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love Autumn. There’s not much Fall to be had in Austin, but each and every year I try to will this season to occur. The leaves don’t chain color, unless you count the grass dying, the weather barely cools, but I still make my house smell like synthetic pumpkin, I wear layers in earth tones, and I make squash. Lots and lots of squash.

In an attempt to make squash more than a side dish, I decided to make a Spaghetti Squash Alfredo. Creamy without being heavy, filling without being packed with carbs. To lighten the sauce, I skipped the usual heavy cream, cut back on the butter, and made a roux instead.

Spaghetti Squash Alfredo

1 Spaghetti Squash

3 TBSP butter

4 TBSP all purpose flour

1/4 cup chicken stock (or dry white wine)

1/2 cup milk (I used 1%, but any will do)

2 cloves garlic, crushed or minced

1/2 cup grated parmesan cheese

1 tsp garlic powder

1 tsp salt

1 tsp black pepper

Juice of 1 half lemon

1/2 TBSP dried parsley flakes or 1 TBSP freshly chopped parsley

Preheat your oven to 400 degrees. Cut the spaghetti squash in half lengthwise, and scrape out the seeds. In a 4 sided cookie pan or large pyrex fill with enough water to fill about 1/4-1/2 inch up the sides. Place the squash (which at this point will look nothing like spaghetti) face down into the water. Roast the spaghetti squash for 35-45 minutes or until tender. I like my pasta al dente, so I took the squash out at 35 minutes.

The sauce comes together quickly, so make this no more than 10 minutes before the squash needs to come out.  Melt the butter in a large sauce pan over medium heat. Once melted, whisk in the flour until you make a paste of even consistency.  Add the milk and chicken stock or wine, whisking to incorporate. Add the garlic and let simmer for about 3 minutes, whisking periodically. Sprinkle in the parm and the garlic powder, whisking to combine. If the alfredo sauce seems to thick, add chicken stock or white wine a TBSP at a time. As it sits and simmers it will thicken, so be sure to whisk periodically. It is best, however, to make the sauce a little thick because the squash does contain a lot of liquid naturally and that will moisten the sauce once tossed together. Just before serving, whisk in the lemon juice for brightness. You can also sprinkle the lemon juice directly over the squash prior to topping with sauce if preferred.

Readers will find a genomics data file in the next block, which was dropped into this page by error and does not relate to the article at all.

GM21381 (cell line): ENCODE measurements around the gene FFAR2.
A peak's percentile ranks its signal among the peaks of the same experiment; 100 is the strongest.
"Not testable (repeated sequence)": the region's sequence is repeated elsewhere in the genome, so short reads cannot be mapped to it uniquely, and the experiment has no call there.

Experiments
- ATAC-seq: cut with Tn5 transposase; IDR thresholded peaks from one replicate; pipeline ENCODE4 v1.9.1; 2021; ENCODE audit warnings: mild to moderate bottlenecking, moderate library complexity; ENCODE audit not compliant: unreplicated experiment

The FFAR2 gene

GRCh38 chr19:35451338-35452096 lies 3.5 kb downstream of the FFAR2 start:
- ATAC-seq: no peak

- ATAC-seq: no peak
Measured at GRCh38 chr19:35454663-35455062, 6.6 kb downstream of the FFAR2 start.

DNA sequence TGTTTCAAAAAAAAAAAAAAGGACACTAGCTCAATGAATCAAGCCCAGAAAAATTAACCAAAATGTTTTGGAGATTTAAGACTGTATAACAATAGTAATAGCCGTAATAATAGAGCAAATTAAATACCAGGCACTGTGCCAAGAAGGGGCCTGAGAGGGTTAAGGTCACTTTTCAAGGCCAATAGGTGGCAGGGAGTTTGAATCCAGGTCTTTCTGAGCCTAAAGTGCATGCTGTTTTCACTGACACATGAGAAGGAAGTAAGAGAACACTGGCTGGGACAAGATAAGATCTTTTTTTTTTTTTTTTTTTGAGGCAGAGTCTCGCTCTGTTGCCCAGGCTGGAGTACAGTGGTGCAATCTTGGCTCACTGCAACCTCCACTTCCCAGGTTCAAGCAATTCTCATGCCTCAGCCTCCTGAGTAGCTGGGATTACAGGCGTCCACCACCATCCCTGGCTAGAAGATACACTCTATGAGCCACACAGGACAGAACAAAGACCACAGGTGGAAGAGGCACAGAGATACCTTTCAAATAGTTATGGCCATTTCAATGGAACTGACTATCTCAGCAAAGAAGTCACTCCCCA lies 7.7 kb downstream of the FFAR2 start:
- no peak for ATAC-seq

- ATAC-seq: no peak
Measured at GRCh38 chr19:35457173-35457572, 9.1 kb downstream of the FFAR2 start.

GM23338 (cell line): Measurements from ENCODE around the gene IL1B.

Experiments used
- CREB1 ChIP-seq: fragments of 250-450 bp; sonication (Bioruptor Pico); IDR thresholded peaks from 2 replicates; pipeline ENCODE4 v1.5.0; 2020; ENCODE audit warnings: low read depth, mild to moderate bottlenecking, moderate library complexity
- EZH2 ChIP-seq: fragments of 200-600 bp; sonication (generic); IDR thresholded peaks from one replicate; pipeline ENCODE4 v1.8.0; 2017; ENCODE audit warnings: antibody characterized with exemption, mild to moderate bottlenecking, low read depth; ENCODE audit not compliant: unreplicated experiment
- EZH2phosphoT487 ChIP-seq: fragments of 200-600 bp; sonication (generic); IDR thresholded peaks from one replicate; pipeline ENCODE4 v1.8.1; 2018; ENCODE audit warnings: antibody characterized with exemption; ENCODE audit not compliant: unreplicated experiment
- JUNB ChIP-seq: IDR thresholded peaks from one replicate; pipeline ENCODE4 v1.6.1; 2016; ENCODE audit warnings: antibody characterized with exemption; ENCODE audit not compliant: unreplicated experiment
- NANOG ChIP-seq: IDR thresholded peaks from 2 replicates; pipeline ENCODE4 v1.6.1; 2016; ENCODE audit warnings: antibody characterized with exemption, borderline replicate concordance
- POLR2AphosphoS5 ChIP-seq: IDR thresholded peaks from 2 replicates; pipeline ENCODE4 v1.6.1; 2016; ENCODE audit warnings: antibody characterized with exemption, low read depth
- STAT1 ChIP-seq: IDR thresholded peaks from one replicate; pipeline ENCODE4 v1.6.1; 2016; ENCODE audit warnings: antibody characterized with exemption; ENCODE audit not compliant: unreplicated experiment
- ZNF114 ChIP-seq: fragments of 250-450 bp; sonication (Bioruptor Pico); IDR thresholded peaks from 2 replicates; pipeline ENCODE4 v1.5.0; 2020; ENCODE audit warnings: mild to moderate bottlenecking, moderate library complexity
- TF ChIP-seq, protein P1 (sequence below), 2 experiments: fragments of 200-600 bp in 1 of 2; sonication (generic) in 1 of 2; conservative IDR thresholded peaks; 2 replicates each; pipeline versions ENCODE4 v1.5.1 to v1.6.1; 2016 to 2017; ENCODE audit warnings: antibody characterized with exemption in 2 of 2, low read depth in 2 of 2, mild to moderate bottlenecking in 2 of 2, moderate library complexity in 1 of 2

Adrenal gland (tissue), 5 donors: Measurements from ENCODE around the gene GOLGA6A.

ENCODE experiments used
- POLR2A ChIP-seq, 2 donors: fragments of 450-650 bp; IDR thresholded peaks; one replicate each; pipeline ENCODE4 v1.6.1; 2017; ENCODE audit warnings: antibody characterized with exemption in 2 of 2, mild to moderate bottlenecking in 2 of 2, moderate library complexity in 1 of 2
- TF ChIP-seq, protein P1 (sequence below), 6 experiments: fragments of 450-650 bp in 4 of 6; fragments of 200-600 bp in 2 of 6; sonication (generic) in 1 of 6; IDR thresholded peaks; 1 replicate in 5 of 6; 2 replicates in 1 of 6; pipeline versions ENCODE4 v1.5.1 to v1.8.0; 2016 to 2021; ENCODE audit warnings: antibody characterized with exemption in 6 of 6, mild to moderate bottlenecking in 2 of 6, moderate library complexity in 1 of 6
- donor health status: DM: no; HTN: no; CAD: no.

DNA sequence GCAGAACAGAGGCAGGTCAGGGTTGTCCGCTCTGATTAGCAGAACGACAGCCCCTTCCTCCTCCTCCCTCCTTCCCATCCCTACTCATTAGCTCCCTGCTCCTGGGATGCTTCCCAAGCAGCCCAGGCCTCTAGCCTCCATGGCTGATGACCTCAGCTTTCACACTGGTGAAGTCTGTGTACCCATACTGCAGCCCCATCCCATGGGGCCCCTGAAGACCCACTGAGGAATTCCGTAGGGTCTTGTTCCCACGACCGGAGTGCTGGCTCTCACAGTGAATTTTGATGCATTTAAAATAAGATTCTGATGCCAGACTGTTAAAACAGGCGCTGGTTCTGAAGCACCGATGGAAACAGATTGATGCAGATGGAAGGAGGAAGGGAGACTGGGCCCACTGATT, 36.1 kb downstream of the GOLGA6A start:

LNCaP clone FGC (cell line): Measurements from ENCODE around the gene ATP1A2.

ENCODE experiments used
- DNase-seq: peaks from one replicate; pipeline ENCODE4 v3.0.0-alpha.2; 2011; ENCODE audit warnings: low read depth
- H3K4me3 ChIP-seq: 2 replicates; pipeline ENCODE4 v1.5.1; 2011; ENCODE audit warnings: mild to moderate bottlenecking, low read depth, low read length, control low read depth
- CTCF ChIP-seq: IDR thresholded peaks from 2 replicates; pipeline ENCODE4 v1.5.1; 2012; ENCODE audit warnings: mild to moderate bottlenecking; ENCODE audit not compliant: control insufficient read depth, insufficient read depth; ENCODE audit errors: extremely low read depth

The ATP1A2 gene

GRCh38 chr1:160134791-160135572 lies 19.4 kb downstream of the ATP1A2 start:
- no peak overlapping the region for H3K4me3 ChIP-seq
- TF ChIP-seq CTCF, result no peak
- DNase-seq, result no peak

Getting back to the squash, once done roasting, remove from cookie sheet or pyrex and let cool about 5 minutes. Wrapping the back of the squash in a tea towel (the side with the skin on it) lightly separate the innards of the squash with a fork. I stuck the tines of the fork into the squash meat and gentle twisted, revealing the meat to be spaghetti-like.

Once the squash meat is cleaned out of the skin, place your “spaghetti” into a paper towel lined colander in the sink. The one draw back to this dish is that the squash contains a lot of moisture and you want to try to remove some of that prior to serving, just so the meal doesn’t get watery. Once the sauce is done or the squash has drained a bit in the colander for 5 or so minutes, which ever comes first, place the spaghetti squash into a large bowl and toss with the sauce, reserving about 1/4 of alfredo for topping if desired. Plate topping each serving with a little extra sauce and a small sprinkling of parsley. I also topped mine with a shredded slice of prosciutto, but sautéed chicken or shrimp would also be perfect as well to add a healthy and light punch of protein. I  really couldn’t detect much of a difference in flavor between the squash and regular spaghetti at all. It was a wonderfully flavorful Autumn dinner, without weighing us down, whether or not Fall was actually happening outside.

Lemon White Chocolate Craisin Cookies